In recent years, with the global economy going through a relatively chaotic phase, we’ve seen plenty of screaming headlines like “$40 billion wiped off Australian share market in one day!” “Markets brace as crisis in Europe flares up again.” These headlines might be great for selling newspapers, but they’re not much use to us as investors and can seriously mislead us.
In the face of all these apparent disasters, it’s very easy to panic and make snap decisions. That’s only natural—it’s also one of the worst things you can do.
Douglas Adams put it very neatly on the cover of the Hitchhikers’ Guide to the Galaxy, which read ‘Don’t Panic!’. When we see share prices plummeting due to the latest apparent economic catastrophe, our immediate reaction is likely to be “I must do something before it’s too late!”
So what do we typically do? We withdraw our investments and reinvest the money in a term deposit. Then, when prices pick up again, we cash in the term deposit and buy shares again. What are we really doing when we do this? Often the result is that we have repurchased our shares at a higher price than we sold them —exactly the opposite of a desirable outcome.
But is it different this time?
After every major fall, the Australian share market has bounced back in a big way—over the last 100 years the overall trend has been consistently upwards. Of course there have been negative years but these are easily outnumbered by years with positive returns.
Any attempt to pick short-term stock market high and low points for buying and selling inevitably leads to incorrect decisions by a majority of people. Even the most expert investors don’t have a crystal ball telling them what the market’s going to do in the short term, so what chance do we have of getting it right?
Slow and steady wins the race
For those with capital to invest, a simple a comparatively low risk way to invest is to ignore the rises and falls of the market and keep investing at a steady pace. You might buy at a higher price one month, a lower price the next. Over time it all averages out, but you’ve substantially reduced the risk of making a big but avoidable mistake. Assuming we have very well diversified investments, good advice might be to just to stop tinkering with them altogether. A sensible approach can be to stop trying to squeeze out the last percentage point of potential return and accept ‘market’ returns which can be the far easier to obtain and very satisfactory.
To make this approach work though, you need a long-term plan.
What’s your idea of long-term?
People have different ideas of what long-term means, but it’s probably longer than you think. Take James for example: he’s 50 and his wife is 45. He can reasonably expect to live to 86, and at that time his wife’s life expectancy will still be six years. This means that at age 50, James and his wife need to assume their translation of the words ’long term’ mean together they are a 42-year investor!
Retirees who have been sensible enough to seek advice which would normally have resulted in owning broadly diversified well managed investment portfolios to generate their income, continue to be very content even during recent stock market volatility. Evidence suggests even after drawing minimum legislated income from such a portfolio (this % amount increases with age), our capital can last very many years.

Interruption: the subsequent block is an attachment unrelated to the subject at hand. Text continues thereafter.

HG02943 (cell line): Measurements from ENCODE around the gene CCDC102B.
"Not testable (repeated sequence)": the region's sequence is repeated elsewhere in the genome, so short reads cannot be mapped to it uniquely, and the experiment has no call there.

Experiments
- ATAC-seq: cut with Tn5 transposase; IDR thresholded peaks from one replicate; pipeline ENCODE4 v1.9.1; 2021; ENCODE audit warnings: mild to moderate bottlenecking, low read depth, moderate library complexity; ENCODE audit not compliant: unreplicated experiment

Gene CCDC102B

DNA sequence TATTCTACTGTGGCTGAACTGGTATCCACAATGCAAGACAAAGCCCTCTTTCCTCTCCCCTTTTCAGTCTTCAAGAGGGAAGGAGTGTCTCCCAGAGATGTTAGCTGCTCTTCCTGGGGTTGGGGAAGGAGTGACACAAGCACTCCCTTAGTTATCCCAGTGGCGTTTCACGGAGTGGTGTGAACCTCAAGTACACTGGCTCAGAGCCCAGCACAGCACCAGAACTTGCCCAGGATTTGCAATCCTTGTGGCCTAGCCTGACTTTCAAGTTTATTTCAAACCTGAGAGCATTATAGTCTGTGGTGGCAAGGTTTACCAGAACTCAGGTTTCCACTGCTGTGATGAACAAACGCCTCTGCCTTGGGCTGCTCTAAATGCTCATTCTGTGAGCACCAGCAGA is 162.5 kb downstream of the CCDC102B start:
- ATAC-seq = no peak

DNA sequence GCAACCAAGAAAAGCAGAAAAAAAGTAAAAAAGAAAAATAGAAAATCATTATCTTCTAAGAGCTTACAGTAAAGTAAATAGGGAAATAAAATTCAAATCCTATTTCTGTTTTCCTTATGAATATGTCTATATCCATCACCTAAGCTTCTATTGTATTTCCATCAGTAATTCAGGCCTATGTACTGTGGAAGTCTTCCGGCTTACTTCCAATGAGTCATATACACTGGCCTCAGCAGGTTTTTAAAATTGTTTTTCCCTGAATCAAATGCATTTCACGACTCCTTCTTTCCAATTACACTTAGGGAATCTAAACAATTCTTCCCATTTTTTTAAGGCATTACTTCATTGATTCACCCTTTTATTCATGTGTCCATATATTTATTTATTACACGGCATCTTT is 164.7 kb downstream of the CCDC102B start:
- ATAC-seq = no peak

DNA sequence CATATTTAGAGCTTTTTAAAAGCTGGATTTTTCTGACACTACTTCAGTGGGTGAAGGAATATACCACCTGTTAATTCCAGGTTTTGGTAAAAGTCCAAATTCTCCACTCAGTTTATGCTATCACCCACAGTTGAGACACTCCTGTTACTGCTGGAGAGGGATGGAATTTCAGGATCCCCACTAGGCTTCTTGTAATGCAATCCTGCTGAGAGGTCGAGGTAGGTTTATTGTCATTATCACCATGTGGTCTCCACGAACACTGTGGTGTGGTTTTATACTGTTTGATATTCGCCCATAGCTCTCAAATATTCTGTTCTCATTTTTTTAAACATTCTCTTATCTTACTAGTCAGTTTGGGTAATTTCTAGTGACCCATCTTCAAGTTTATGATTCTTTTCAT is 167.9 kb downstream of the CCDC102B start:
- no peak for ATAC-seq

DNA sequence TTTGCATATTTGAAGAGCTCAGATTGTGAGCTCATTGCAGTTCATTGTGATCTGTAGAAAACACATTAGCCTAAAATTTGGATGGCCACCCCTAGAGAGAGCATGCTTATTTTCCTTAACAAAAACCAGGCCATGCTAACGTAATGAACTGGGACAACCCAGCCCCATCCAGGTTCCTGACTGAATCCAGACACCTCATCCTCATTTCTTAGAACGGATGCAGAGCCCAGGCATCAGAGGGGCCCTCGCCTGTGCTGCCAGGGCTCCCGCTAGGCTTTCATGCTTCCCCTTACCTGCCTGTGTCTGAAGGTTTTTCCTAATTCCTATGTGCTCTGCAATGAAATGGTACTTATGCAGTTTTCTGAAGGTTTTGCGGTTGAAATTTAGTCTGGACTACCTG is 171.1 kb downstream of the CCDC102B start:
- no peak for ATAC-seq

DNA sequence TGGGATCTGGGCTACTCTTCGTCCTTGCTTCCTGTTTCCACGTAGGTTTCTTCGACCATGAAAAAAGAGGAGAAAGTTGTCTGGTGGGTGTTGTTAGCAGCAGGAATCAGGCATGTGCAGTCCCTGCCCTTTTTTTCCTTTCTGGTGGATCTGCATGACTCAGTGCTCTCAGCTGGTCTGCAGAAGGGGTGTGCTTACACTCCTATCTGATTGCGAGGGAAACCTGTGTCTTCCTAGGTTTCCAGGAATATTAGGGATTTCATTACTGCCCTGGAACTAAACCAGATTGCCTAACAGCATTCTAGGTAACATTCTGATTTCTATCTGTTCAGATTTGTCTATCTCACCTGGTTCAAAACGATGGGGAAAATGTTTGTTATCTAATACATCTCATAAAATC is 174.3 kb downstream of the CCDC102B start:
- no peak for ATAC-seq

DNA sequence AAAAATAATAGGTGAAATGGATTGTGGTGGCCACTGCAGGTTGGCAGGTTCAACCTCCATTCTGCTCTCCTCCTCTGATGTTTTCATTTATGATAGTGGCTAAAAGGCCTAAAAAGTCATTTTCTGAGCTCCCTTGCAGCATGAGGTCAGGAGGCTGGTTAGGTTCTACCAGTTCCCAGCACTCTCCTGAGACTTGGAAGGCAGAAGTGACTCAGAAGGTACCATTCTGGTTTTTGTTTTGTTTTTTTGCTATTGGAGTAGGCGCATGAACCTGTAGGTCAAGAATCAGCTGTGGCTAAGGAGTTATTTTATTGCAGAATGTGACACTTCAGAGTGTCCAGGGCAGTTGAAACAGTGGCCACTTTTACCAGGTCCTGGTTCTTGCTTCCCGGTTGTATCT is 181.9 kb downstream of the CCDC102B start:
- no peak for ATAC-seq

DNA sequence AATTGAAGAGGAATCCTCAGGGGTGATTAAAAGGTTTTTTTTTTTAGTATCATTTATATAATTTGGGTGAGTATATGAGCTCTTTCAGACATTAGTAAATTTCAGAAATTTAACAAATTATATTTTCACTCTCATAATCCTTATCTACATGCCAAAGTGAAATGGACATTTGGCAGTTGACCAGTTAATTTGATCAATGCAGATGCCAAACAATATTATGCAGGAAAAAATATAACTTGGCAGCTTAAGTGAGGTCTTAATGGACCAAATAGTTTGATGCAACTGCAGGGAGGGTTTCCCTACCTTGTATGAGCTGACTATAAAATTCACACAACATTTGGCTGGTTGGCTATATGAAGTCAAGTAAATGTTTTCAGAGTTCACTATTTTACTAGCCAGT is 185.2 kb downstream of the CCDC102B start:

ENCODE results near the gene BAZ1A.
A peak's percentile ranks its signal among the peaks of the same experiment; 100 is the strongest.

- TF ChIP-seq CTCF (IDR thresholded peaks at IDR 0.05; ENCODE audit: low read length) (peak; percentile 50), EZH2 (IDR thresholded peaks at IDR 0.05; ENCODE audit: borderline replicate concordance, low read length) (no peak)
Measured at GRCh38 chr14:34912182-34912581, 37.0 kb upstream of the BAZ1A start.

And what’s your idea of a plan?
If you’re serious about investing you’ll have already worked out a long-term plan with your financial adviser; a plan designed to ride out the lows and highs of the investment markets; a plan that covers investments, superannuation and insurance.
Matt Carberry can show you how to diversify your investments so that when one class of assets goes down (e.g. shares), another may well go up (e.g. bonds). The key is choosing a mix of investments that suits your goals and where you are in your life, and then sticking with these investments through the market highs and lows or until your objectives change.
Which investments? Your financial adviser can help you diversify your investments across Australian and international shares, bonds property. This approach will reduce your exposure to any one class of asset and is most easily done through a managed fund.
So what makes a confident investor?
A confident investor is one who can stand back while the markets rise and fall and simply ignore it all; an investor who resists the temptation to panic and intervene when it seems like the whole world is collapsing; an investor who remains focussed solely on their long term and, if and when we have surplus capital to invest we invest a little at a time and avoid any attempt to choose the ‘right’ day.
In the long term this is the investor who can very confidently expect returns that beat inflation; the investor who will increase the real value of their money: slowly maybe, unspectacularly sure, but with high levels of certainty.
If you want to be a billionaire, try inventing something useful; if you’re happy just to be a confident investor, try this:
1. Work out your financial goals, then ask an adviser to help you plan how to achieve them and how to take advantage of the tax laws
2. Invest small amounts regularly and consistently, regardless of the share price
3. Ignore the media headlines—if you’ve set yourself up with a properly-diversified range of investments, they will manage themselves without you needing to intervene all the time.
Confidence comes from making a plan and sticking to it.
Get in contact with head of Financial Planning, Matt Carberry by emailing firstname.lastname@example.org or calling 08 81204877, to discuss your investment opportunities today.